During bull markets and economic boom times people witness others becoming very wealthy. So they let their guard down, take more risk than they reasonably should and trust people they shouldn’t while chasing easy riches.
And the people most susceptible to financial fraud tend to be the more highly educated investors who have already made a ton of money.
One of the studies I reference in my book discovered people who were caught up in financial scams were actually more knowledgeable about markets and investing than people who weren’t involved in scams. This makes sense when you realize the people with the most money have the biggest target on their back.
But it’s also true that the more successful you become when it comes to your career or your finances, the more overconfident you become in your own abilities as an investor. And wealthy people love to assume the best returns and investment products are only available to them so they let their guard down when it comes to due diligence.
There are a lot of people playing with house money right now. That’s a good place to be but it can also be dangerous when there are so many easy ways for others to take advantage of you these days.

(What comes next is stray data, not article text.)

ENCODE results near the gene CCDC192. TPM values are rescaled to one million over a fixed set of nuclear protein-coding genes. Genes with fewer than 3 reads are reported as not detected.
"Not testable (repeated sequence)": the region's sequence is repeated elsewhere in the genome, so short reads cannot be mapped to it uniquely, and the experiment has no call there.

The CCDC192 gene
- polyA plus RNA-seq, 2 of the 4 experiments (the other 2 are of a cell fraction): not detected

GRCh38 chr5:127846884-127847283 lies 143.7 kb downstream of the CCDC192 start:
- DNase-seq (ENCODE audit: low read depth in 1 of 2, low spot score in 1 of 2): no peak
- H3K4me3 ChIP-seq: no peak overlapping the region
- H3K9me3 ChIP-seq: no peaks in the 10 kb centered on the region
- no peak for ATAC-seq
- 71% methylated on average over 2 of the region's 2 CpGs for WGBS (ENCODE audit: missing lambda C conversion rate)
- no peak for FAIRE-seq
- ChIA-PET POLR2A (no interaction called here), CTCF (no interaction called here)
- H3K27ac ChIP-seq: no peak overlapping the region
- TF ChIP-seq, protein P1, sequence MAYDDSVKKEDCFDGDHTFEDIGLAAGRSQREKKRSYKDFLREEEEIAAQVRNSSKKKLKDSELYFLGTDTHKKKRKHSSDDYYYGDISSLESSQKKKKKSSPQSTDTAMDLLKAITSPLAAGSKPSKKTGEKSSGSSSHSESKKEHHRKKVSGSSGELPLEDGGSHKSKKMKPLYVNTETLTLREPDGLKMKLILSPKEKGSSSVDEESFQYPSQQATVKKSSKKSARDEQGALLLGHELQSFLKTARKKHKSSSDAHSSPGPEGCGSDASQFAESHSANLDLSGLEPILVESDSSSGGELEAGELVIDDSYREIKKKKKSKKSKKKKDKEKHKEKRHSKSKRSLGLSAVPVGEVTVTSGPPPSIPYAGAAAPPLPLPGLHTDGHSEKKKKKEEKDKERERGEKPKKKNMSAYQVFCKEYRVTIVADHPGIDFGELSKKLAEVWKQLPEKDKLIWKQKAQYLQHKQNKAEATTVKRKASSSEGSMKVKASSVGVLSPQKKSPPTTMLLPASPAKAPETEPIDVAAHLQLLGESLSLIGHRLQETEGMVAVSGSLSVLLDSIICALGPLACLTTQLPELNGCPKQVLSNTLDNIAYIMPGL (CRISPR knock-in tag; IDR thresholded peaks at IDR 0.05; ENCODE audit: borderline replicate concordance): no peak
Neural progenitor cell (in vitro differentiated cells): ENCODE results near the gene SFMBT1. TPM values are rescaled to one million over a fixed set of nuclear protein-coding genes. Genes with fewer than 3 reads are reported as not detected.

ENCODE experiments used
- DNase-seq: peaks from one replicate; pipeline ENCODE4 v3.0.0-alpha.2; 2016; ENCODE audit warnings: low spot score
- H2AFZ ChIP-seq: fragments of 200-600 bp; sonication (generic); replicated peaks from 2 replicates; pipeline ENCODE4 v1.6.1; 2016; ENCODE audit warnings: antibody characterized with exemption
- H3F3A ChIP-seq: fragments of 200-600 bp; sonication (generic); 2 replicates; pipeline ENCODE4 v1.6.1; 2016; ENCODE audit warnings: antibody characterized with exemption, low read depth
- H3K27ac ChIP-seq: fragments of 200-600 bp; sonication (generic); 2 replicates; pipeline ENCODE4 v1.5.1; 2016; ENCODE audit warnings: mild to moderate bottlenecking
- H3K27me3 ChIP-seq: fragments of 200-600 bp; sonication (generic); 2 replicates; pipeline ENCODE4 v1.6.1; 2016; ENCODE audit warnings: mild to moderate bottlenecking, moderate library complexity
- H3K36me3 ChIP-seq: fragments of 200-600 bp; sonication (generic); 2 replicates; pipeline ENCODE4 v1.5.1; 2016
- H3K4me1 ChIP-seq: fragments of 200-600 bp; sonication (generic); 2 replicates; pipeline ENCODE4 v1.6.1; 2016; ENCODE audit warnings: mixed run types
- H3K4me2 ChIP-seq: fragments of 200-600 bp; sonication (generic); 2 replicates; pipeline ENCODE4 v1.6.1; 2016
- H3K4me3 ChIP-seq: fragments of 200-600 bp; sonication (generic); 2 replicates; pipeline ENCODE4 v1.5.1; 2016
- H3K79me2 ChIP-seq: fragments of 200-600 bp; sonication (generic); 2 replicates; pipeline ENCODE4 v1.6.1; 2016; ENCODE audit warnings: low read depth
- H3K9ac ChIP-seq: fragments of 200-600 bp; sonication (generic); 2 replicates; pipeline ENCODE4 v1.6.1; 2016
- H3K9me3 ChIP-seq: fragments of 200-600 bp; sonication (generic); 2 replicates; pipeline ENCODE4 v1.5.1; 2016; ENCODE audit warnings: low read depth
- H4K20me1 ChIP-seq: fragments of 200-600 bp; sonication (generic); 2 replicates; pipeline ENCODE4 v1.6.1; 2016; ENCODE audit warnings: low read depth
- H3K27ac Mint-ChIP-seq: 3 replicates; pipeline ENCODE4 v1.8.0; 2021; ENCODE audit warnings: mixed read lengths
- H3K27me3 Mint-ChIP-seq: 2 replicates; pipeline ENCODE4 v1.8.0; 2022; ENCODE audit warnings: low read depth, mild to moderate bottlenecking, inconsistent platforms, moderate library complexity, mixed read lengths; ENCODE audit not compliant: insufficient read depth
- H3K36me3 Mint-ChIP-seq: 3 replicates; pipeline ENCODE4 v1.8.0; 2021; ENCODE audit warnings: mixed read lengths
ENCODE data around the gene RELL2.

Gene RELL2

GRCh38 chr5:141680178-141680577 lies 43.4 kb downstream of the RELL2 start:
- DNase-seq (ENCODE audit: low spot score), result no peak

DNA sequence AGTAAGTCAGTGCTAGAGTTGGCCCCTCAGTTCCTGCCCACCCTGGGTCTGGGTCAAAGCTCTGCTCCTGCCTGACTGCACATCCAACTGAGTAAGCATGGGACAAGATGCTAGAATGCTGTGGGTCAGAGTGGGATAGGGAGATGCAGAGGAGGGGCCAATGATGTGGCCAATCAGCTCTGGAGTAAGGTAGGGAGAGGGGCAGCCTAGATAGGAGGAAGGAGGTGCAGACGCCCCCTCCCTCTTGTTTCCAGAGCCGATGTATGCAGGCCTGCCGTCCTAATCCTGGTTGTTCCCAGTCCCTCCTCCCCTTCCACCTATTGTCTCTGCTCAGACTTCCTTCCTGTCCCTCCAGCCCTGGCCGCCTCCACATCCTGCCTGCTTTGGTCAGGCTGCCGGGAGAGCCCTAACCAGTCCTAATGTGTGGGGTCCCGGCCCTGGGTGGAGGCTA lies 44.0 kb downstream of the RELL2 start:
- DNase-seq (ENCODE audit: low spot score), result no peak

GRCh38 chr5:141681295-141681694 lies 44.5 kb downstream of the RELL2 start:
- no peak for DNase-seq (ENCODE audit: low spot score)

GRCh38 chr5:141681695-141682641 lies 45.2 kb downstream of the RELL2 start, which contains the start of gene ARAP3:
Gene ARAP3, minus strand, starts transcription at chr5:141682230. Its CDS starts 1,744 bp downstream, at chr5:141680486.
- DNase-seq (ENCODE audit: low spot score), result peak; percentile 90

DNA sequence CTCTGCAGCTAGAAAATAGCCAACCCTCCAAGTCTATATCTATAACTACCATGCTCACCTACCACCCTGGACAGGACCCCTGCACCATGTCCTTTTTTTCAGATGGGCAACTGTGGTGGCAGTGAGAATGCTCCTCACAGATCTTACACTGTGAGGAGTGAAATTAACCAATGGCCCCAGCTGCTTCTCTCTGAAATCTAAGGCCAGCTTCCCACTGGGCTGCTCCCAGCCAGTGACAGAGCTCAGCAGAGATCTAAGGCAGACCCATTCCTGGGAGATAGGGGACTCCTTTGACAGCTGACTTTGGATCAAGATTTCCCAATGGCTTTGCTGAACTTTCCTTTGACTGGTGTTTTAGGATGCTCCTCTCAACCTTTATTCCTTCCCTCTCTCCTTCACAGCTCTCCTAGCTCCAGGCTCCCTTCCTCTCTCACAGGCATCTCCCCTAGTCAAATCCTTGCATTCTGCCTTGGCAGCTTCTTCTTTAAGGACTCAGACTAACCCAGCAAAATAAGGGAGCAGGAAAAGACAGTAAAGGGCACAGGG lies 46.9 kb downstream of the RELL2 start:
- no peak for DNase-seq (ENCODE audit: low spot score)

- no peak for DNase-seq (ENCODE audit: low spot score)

Investors spend a lot of time worrying about macro and market risks. Now is also a good time to worry about being taken advantage of by scammers and promoters promising ultra-high returns and easy money.
Be careful out there.
I have a feeling we’re just getting started when it comes to stories about huge financial frauds.
1This is from an LA Times story on the fraud:
Horwitz abruptly stopped paying back his investors in late 2019; the reason is not yet clear. By then, Horwitz and his wife were well settled with a toddler son in their six-bedroom Beverlywood house with a pool, gym and 1,000-bottle wine cellar. Horwitz liked to play the grand piano.
Their lifestyle had improved dramatically. Horwitz spent $5.7 million on the house, $165,000 on high-end cars, $137,000 on private-jet trips, $125,000 on jaunts to Las Vegas and $55,000 on a luxury watch subscription, the government says. In 2018, his American Express charges hit $1.8 million.